Our Universities: College Towns

Tenth in the series, Follow the money

From Boston to Austin and Oxford, Mississippi, to West Lafayette, Indiana, big and small, prosperous or starving, universities are married to communities, for better or worse. When one hurts, both do.

“The relationship is not without tension, but both realize that they are bound together.”

Christopher Taylor, Ann Arbor City Council

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One man with a perverse sense of self, driven by disease or the devil, through the most heinous acts imaginable, altered the course of a university and a community. Utilizing position and power, provided by a university that drifted from primary purpose, his crimes are predicted to have a $50 million negative economic impact on the Penn State surrounding community.

One man? Don’t believe it. Rather, a complex combination of community and campus compatriots. State College, Pennsylvania, aka, Happy Valley, is challenged.

In ever-increasing ways, university communities are affected by the interactions of the people that populate university campuses and the towns of which they are a part. The interdependence grows as the university and permanent resident population become nearly equal in number.

This town/gown relationship has been evolving for the past thousand years. The Latin Quarter on the Left Bank, at the time, home to the University of Paris — now Sorbonne University — benefitted from a steady stream of money from the Catholic Church. It appeared to be a win-win relationship although it was not always a comfortable fit.

Student riots, arrogance by university professors and leadership, and community indifference created challenges. The 1229 riot at the University of Paris, ignited on pre-Lenten Fat Tuesday, closed the institution for two years.

In the 21st century university resources from the church have been replaced by resources from the state. A few decades ago the well began drying up and the resource flow sputtered.

It’s bone dry now.

New models for integration of university life in university towns are being created. in the Arizona Republic on July 9, 2012, Gary Nelson reports that Mesa, Arizona, is transforming itself from a community of mobile homes for rust-belt retirees to a university town for rust-belt colleges. Wilkes University of Wilkes-Barre, Pennsylvania, is establishing a campus in Mesa, as have Benedictine University of Illinois, and Westminster College of Missouri.

Enlightened civic leadership has opened its doors. Mesa Mayor Scott Smith, shared this view: “We’re looking for institutions that have a legacy, which is more than a history.” Mayor Smith sounds like an enlightened university president, calling for “a legacy of excellence in providing quality, unique educational opportunities.” He wants universities with a strong liberal arts tradition.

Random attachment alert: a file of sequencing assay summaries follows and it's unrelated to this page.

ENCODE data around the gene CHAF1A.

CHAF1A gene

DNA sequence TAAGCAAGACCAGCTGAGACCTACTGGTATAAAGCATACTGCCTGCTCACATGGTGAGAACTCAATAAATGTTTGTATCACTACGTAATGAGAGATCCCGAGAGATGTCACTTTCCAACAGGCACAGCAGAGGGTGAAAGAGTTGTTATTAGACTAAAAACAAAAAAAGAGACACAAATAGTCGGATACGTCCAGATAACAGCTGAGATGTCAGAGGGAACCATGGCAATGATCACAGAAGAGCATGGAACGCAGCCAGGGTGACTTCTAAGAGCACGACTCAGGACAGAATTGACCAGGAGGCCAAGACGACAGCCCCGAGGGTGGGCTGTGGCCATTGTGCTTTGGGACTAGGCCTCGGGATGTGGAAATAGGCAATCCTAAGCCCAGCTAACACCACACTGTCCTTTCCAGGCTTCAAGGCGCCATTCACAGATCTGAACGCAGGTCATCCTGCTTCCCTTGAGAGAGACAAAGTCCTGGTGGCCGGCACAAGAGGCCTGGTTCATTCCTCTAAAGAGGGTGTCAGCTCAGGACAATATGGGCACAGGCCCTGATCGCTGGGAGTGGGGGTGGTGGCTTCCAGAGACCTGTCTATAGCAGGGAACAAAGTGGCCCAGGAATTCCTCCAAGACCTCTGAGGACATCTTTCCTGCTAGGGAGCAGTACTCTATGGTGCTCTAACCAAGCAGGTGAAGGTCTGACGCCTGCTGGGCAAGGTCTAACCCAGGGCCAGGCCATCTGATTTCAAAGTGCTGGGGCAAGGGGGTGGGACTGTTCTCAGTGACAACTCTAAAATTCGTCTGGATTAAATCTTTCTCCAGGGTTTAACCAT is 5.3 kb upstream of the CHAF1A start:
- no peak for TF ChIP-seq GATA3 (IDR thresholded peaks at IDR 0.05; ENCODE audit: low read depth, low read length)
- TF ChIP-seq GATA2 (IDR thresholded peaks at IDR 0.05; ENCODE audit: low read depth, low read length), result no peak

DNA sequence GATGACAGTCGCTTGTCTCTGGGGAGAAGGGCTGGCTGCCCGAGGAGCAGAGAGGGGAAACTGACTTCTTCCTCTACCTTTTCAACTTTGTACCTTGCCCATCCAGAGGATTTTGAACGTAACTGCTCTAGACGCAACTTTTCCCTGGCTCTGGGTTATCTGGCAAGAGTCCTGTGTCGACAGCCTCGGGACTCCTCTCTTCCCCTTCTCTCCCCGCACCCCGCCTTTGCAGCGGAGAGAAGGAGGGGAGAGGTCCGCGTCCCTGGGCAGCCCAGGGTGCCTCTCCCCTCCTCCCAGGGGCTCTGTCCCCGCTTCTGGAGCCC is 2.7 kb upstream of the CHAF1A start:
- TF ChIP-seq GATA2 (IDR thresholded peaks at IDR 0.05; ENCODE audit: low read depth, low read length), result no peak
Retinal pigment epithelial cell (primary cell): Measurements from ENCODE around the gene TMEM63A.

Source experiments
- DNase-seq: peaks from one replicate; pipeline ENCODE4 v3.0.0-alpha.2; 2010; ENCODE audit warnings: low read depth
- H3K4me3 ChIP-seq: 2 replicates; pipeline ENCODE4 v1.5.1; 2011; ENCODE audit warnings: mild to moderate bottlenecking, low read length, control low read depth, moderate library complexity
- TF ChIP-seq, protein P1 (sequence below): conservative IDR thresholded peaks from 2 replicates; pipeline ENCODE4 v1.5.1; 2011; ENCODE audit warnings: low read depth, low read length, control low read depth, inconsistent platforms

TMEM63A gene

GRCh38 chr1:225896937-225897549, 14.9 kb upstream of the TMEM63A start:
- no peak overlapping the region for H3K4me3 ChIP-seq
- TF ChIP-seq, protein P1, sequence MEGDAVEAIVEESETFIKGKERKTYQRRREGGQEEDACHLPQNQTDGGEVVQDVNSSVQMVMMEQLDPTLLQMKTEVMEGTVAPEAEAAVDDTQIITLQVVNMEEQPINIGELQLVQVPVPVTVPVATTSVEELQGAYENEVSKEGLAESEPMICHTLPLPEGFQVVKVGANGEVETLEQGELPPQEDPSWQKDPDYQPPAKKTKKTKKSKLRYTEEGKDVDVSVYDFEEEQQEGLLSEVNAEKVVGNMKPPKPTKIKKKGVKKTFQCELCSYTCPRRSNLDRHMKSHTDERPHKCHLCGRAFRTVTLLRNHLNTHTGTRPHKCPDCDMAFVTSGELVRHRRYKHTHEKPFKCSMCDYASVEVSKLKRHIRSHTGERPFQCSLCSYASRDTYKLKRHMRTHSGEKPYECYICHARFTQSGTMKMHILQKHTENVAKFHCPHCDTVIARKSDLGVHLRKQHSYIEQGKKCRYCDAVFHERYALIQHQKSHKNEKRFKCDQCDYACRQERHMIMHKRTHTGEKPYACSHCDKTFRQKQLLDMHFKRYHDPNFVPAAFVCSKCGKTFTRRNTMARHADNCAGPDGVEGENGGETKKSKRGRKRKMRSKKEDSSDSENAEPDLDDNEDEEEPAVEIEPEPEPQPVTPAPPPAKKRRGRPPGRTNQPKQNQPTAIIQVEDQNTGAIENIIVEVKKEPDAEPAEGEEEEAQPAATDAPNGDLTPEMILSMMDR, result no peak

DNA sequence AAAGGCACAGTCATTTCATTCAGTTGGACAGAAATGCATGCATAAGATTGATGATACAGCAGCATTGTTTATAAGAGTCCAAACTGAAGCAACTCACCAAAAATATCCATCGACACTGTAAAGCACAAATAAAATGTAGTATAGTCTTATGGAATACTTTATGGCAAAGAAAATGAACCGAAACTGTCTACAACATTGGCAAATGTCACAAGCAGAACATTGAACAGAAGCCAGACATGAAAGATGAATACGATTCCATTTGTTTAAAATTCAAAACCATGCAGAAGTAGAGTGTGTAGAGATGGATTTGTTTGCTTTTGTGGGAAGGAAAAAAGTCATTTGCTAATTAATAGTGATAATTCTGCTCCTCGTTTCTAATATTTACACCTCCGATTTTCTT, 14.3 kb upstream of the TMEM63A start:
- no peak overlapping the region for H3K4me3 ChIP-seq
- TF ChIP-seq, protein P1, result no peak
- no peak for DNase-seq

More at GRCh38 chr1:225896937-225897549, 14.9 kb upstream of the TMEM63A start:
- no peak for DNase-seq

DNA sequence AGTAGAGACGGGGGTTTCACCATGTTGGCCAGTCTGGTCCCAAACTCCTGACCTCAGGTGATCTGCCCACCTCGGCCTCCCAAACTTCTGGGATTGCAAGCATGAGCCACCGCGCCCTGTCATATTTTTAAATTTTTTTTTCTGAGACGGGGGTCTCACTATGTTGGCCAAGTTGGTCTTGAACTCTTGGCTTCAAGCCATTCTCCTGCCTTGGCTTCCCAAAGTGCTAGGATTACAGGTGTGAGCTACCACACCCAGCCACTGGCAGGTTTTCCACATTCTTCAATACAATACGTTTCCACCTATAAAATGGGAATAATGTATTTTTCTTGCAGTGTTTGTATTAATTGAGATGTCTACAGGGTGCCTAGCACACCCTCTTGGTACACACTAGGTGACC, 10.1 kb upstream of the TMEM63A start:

The genius of Mayor Smith’s vision is to create a community responsive to the needs of students and good universities. This is a view that treats institutions like a market sector to be attracted to a prosperous and desirable geographic setting.

University visionaries for the past two decades have predicted that land-based campuses would become dinosaurs. James Duderstadt, former president of the University of Michigan, was the first university leader that I heard make that proclamation with bravado. I was not sure I believed it at the time but did recognize that the Internet would have a profound impact on the campus and university life.

What I could not fathom was a vision like Mayor Smith has: A post-Internet perspective of the relationship between towns and university campuses. I always thought online education would drive students to study in their bedrooms, in pajamas, eating day-old pizza, gazing at CRT’s, LED’s or LCD’s. But in destination towns populated with branch campuses from around the nation, maybe the world eventually? Never.

Mayor Smith sees the geographic detachment precipitated by the Internet, a la the University of Phoenix just down the road, and ubiquitous access to insight and ideas, not as a way to kill campuses, but as a way to treat them as a civic investment rather than an Internet address.

The Mesa method won’t work everywhere, but a clear sense of mission and ingenuity will.

Tuition can’t be hiked high enough to preserve campus jobs as a means to support local economies. Students, families, and bankers have already emptied their pockets.

Economic development from athletics is fragile: too much humanity in stars, coaches and players. Better to invest in ideas and human potential through academic excellence and the development of critical thinking.

Our universities and communities need a fresh view of themselves, soaked in understanding the primary purpose of campus and community; and it’s not entertainment, employment or economic growth, but education.

 

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